As a kid, I liked that I shared today as a birthday with Mickey Mantle. He was my favorite player on my favorite team. That was probably in part because of the shared birthday, but everyone I knew liked the Mick.
It was an easier time for sports heroes. Sportswriters looked past the flaws. It wasn't until I was much older that I would read about Mantle's, alcohol problems, his affairs and what an absent father he was for his sons.
My wife asked me if I wanted the new biography of him, The Last Boy: Mickey Mantle and the End of America's Childhood, as a gift. But, I don't think I want to read this one.
From the reviews I have seen, the book really shows Mickey at his worst.
He was only 63 when he died in 1995 from liver cancer and he was quoted as saying,"Don't be like me."
It was good that he had learned some lessons in the end, but sad that it was too late.
Mickey Mantle played all of his 18 years of his major-league career as a New York Yankees. He won 3 American League MVP titles and playied in 16 All-Star games. Mantle played on 12 pennant winners and 7 World Series Championship clubs. He still holds the records for most World Series home runs (18), RBIs (40), runs (42), walks (43), extra-base hits (26), and total bases (123). He is also the career leader in walk-off home runs, with 12 the the regular season and 1 in the postseason. He won the triple crown in 1956. He is regarded by many to be the greatest switch hitter of all time, and one of the greatest players in baseball history.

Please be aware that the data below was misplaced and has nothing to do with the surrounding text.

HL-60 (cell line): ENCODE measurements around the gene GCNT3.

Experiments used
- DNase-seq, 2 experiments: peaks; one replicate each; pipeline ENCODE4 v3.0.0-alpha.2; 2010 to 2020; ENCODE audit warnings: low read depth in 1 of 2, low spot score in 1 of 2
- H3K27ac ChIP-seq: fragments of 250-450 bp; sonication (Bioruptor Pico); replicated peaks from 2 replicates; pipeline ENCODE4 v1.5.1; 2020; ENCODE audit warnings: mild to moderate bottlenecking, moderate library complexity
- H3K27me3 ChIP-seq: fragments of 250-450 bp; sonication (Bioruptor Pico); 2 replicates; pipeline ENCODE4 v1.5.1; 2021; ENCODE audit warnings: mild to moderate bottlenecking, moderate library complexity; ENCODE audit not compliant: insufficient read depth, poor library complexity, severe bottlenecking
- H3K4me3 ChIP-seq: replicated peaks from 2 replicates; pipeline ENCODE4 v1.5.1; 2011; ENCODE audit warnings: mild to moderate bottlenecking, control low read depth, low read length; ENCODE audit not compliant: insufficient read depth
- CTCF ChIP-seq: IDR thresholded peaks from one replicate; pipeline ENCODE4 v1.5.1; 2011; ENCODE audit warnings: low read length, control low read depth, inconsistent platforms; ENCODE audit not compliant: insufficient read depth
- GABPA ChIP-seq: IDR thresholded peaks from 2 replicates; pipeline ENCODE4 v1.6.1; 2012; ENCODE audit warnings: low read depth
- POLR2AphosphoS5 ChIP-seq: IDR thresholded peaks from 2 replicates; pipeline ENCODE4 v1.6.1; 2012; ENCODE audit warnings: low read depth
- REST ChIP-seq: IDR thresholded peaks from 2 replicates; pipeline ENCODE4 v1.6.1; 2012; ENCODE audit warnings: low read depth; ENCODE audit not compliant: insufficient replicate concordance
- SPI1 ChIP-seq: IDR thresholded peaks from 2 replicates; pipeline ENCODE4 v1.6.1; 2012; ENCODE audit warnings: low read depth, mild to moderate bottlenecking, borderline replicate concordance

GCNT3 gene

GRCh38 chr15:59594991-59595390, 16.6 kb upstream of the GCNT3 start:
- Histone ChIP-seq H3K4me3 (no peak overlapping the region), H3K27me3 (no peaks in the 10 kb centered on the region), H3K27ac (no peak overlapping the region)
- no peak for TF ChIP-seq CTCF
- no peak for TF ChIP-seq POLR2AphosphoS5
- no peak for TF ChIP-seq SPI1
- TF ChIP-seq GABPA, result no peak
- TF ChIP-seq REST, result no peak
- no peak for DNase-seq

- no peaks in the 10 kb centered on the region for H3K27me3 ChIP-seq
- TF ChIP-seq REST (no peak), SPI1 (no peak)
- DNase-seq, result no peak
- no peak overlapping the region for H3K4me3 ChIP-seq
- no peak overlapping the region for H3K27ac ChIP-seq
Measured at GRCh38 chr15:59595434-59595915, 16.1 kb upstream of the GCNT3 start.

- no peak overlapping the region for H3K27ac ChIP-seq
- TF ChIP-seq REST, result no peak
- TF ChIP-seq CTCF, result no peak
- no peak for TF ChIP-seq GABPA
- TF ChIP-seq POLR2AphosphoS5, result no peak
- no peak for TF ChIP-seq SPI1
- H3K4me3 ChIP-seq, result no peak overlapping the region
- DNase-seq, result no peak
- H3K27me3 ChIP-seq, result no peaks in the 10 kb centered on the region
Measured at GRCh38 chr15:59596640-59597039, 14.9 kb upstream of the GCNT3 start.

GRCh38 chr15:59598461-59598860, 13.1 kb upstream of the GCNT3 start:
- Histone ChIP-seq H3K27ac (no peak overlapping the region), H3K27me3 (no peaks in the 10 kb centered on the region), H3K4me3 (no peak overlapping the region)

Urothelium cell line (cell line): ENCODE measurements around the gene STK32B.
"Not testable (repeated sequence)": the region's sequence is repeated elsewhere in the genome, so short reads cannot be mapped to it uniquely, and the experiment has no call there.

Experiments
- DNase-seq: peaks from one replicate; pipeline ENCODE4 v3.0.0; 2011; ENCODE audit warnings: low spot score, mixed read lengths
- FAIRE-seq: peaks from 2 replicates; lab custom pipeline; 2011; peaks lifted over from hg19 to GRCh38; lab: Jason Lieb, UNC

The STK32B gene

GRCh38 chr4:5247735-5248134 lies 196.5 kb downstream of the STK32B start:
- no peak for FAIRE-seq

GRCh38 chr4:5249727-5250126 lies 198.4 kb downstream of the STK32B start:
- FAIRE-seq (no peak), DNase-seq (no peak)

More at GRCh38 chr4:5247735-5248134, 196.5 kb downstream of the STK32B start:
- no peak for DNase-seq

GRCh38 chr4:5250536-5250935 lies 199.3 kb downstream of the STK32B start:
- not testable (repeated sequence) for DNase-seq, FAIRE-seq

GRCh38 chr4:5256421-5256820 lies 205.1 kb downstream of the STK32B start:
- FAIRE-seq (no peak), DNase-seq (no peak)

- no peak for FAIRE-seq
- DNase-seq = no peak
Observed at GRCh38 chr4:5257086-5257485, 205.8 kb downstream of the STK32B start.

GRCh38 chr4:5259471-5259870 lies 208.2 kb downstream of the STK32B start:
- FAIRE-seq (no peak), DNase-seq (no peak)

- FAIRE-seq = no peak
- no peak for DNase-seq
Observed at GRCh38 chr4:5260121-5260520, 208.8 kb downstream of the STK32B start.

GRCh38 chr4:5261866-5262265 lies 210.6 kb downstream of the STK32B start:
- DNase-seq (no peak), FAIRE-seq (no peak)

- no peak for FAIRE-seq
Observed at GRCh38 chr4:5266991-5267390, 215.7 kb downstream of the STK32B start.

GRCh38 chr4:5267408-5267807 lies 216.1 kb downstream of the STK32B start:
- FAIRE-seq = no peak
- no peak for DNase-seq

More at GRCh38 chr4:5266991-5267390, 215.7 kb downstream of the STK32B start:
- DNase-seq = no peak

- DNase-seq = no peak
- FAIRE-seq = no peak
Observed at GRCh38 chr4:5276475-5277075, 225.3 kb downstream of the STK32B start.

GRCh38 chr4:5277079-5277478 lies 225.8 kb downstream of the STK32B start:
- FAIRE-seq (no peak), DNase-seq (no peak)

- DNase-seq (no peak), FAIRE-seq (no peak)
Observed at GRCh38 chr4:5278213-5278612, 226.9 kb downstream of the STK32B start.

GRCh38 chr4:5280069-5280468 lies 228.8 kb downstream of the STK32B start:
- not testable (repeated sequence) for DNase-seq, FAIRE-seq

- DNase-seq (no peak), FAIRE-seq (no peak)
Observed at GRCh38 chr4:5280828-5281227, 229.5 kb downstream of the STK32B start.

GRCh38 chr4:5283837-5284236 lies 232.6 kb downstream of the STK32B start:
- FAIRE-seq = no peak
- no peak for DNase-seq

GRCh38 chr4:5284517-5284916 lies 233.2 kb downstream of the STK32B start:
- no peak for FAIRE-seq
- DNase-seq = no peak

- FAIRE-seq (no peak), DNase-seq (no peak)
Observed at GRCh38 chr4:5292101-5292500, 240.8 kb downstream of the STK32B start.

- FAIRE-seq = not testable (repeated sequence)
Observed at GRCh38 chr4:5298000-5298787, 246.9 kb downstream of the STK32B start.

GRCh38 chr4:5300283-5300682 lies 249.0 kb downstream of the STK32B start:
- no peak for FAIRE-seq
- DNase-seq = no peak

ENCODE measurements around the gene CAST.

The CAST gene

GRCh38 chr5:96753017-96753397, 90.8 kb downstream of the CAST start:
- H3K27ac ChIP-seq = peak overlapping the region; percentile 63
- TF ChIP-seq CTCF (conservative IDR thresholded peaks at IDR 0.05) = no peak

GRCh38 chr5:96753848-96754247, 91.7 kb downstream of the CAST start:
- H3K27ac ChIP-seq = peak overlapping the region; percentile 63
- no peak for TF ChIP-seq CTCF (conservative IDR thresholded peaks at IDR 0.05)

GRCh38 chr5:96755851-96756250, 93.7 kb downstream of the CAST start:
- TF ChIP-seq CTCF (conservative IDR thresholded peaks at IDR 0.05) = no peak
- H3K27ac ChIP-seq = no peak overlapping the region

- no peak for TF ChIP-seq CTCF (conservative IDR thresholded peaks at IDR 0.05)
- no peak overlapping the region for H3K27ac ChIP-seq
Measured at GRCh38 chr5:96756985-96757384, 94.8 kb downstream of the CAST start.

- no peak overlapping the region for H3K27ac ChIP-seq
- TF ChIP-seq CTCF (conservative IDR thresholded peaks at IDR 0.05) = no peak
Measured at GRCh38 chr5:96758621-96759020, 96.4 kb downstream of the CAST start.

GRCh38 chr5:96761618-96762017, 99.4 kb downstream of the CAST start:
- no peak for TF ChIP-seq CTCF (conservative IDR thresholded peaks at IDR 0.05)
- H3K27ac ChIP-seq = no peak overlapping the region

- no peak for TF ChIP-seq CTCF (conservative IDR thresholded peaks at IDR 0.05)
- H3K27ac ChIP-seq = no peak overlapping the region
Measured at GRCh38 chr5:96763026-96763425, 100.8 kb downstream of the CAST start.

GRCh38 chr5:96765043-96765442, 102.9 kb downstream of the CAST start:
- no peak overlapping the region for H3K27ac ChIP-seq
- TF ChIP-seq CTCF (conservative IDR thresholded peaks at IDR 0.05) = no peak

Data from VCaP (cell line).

I suppose it's a weakness in me that I want the Mantle I remember as a kid to be the same Mantle today. I still have my old copy of Mickey's book My Favorite Summer 1956. I doubt he wrote much or any of the or other books like All My Octobers that list him as author.
I don't care. Leave Mickey alone.
|Taken the year that Mantle led the American League|
in home runs for the third time. I started kindergarten.